This month, I finished a pair of khaki green Jalie jeans (sorry, still no photo); the BWOF 3/07 #122 bias cut skirt, which I love; the KwikSew 2935 "welcome home" shirt for Mario; the My Image M114 pieced skirt; and Butterick 4571, the Queen costume for the upcoming play.

I'm apparently having a skirt thing lately, because I'm currently working on my first project for April (yay, sewing for me!!) and it's another skirt. Part of the reason, I think, is spring and the lack thereof. I feel like dresses and bright colors, but even with the space heater, I can't get the workroom temp above 64, so that kind of puts a damper on my spring fever. Skirts seem like a good midseason compromise.

Today I was going to stop in at a community gardening event around the corner - they're clearing an empty lot and trying to establish a bird sanctuary - but when I went past on my way back from dropping off the costume, there were a surprising number of volunteers there already, so I kept going. Bad, I know, but at least I came home and put in an hour or so in the back yard, spreading compost and planning out where I'm going to put all the plants that will be arriving the first week of May.

And it's hard. Mario was visiting his family this afternoon and when I have the house to myself, it's difficult not to give in to the pull of the sewing machine, so that when he's home I can come out and be social and spend time with him, and hope that he doesn't hear the machine running as I continue working on my project in my head.

Saturday, April 2, 2011

Fit for a Queen

The dress is done! And just in time, since I have to hand it off tomorrow morning.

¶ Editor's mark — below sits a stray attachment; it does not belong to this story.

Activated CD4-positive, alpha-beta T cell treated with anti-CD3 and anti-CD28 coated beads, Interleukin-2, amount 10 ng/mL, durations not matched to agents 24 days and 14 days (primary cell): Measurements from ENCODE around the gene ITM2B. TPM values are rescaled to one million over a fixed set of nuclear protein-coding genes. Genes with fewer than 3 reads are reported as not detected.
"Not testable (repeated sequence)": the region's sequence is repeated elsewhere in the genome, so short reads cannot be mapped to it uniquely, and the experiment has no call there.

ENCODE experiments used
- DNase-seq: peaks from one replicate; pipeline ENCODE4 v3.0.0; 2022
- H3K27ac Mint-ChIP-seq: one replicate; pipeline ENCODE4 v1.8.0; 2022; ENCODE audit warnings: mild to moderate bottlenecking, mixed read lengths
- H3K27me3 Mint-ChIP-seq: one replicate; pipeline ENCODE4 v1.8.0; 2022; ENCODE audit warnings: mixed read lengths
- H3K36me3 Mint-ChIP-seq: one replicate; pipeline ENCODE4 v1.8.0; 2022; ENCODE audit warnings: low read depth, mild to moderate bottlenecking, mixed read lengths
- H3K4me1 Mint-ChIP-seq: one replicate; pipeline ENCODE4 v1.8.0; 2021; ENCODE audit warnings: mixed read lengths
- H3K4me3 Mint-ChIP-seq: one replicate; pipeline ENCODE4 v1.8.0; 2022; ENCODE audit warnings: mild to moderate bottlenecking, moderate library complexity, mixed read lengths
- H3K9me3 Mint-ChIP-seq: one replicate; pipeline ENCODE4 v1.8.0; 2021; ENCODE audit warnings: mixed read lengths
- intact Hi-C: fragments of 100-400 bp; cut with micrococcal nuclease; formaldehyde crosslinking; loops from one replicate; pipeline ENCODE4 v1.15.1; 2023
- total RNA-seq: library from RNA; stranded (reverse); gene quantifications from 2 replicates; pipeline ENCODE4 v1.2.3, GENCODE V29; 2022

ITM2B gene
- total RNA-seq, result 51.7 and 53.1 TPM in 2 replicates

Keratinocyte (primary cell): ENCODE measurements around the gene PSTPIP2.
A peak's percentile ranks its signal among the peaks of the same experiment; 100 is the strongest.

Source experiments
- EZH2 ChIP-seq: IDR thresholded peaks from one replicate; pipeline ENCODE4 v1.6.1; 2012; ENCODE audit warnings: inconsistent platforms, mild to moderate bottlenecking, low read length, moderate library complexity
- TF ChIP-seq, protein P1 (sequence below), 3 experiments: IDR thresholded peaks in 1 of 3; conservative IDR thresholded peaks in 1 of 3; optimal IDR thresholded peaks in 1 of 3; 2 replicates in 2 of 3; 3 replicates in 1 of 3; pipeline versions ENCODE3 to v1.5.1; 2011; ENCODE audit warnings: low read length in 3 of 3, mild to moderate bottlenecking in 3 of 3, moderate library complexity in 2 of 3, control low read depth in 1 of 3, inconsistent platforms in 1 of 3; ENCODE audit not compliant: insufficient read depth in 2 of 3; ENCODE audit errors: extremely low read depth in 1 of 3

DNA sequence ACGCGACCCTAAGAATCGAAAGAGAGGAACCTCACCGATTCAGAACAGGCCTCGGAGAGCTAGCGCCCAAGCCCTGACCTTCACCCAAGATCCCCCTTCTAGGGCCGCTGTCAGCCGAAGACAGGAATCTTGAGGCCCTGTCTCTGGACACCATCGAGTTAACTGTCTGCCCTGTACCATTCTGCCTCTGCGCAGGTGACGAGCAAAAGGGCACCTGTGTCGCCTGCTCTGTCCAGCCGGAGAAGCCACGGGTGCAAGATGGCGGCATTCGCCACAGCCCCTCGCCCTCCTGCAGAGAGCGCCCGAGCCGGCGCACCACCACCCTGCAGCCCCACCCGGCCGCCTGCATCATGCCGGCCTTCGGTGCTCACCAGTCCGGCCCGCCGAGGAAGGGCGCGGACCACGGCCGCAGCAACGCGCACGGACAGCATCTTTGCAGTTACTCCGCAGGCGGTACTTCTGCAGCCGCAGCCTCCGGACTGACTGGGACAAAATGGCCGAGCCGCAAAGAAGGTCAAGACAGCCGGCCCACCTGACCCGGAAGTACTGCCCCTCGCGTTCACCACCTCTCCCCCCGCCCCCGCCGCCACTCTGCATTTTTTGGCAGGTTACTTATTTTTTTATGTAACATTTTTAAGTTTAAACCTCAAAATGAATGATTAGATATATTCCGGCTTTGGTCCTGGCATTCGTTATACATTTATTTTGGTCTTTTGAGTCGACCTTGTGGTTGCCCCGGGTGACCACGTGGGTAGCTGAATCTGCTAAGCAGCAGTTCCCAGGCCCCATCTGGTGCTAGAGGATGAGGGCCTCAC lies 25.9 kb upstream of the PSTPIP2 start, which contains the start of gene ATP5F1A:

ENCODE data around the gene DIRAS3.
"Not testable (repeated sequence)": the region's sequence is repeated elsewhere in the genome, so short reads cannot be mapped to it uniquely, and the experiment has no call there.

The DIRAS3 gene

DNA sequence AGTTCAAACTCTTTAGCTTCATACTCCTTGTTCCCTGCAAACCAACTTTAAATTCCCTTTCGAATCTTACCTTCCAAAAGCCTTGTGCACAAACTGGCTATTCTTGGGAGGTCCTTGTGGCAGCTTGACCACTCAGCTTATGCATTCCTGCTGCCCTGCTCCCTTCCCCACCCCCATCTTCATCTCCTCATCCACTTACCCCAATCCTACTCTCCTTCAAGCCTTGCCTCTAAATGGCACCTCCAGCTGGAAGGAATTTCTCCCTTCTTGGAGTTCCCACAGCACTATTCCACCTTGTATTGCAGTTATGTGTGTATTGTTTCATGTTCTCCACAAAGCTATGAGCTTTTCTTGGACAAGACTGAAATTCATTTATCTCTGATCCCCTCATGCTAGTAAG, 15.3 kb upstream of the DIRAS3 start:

This was one of those projects that shouldn't have turned out as well as it did. Despite doing the fabric shopping myself, I still ended up with insufficient yardage - the pattern called for 6 yards of black brocade at the purchased width, but Jomar only had 4.5, and I decided to make it work. Tim Gunn would have been proud.

I'm grateful for non-directional prints, because I cut that floral brocade every which way to get it done, and in the end I only had to narrow the flare at the bottom of the skirt, and I think there's still enough skirt to get the job done. I literally had a handful of scraps left at the end.

The same went for the white brocade for the front panels and the white matte satin for the sleeves - one yard, and scraps left over. The rest of the underskirt is made of white muslin and will work just fine.

I used up almost all 4 yards of the trim as well. The costumer requested a "restrained" trim, something gray or dark. The character wearing this gown is Queen Gertrude (of Hamlet fame), though the play is Rosencrantz & Guildenstern are Dead. Okay, so Gertrude is in mourning, but she went from her husband's deathbed to her husband's brother's very live bed, so I think her mourning goes only so deep. A restrained floral should be just fine.

One of the design changes from the pattern was to eliminate the back lacing, and add some to the front. I was just going to do it for show, but I decided that it might actually help with the fit of the costume, so instead of using eyelets, I made buttonholes and laced the front of the dress up with black twill tape. They can always change colors but I thought that worked well enough.

I have to say that despite the challenge of working with too-little fabric (something I couldn't really gripe about because I did it to myself; we could have gone to another store after all), I enjoyed constructing this gown. The ginormous sleeves are almost too much, but they'll look great on stage.

The one thing I got out of it for myself was a new appreciation for a good square neckline, something that we don't see all that often, and certainly easy enough to do well if it's built into a princess-seamed bodice. Aren't princess seams the best thing ever invented? I know they're not historically accurate, but neither are invisible zippers, and no one's going to complain.

The play opens in a couple of weeks, and I'm looking forward to seeing this one onstage - both the costume and the play.

There's a full patternreview here, if you want more details. I'm off to sew something spring-like for myself now. Enough sewing for others for a bit.